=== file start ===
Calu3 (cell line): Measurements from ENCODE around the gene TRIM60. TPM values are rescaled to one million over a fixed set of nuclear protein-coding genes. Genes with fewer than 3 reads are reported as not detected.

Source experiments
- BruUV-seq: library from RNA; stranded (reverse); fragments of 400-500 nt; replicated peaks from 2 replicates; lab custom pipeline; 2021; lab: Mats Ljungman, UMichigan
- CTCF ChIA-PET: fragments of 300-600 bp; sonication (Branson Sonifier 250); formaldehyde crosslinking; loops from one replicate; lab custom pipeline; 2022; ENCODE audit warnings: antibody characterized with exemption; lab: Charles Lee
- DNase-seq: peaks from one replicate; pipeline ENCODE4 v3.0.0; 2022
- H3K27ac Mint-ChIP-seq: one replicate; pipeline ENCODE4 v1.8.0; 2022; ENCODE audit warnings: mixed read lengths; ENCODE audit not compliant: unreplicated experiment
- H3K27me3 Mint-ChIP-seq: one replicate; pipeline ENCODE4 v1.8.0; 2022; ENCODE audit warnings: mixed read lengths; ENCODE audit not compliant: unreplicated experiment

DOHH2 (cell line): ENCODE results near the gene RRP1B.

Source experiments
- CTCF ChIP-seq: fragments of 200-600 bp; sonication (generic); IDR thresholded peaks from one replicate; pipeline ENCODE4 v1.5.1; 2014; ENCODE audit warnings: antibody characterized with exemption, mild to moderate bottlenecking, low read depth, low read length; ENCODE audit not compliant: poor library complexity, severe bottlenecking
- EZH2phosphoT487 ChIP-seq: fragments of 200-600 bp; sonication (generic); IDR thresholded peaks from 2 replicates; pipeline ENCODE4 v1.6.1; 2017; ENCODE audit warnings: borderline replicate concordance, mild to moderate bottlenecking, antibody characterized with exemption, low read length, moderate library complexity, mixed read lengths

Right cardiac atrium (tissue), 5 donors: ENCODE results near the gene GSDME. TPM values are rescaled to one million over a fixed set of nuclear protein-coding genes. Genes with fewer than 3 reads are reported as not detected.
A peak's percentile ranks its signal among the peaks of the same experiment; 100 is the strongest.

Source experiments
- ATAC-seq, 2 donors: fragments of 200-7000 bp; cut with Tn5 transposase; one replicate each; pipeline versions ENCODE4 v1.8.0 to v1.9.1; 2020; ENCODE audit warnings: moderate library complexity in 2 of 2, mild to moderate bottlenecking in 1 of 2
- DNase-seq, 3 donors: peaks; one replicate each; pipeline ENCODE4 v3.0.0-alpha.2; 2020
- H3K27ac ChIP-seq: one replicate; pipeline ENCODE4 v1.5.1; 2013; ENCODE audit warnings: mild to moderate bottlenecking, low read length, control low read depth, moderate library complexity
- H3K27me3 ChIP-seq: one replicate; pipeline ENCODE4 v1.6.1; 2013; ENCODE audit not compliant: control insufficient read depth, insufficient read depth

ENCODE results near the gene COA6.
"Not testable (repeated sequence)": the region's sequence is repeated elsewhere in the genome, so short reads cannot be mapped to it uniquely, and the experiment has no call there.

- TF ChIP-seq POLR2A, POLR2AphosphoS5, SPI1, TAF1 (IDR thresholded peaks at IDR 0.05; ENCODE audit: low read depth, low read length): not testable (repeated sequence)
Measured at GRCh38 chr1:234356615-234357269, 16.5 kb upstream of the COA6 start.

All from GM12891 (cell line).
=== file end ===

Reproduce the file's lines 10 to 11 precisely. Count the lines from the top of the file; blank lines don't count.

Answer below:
- CTCF ChIP-seq: fragments of 200-600 bp; sonication (generic); IDR thresholded peaks from one replicate; pipeline ENCODE4 v1.5.1; 2014; ENCODE audit warnings: antibody characterized with exemption, mild to moderate bottlenecking, low read depth, low read length; ENCODE audit not compliant: poor library complexity, severe bottlenecking
- EZH2phosphoT487 ChIP-seq: fragments of 200-600 bp; sonication (generic); IDR thresholded peaks from 2 replicates; pipeline ENCODE4 v1.6.1; 2017; ENCODE audit warnings: borderline replicate concordance, mild to moderate bottlenecking, antibody characterized with exemption, low read length, moderate library complexity, mixed read lengths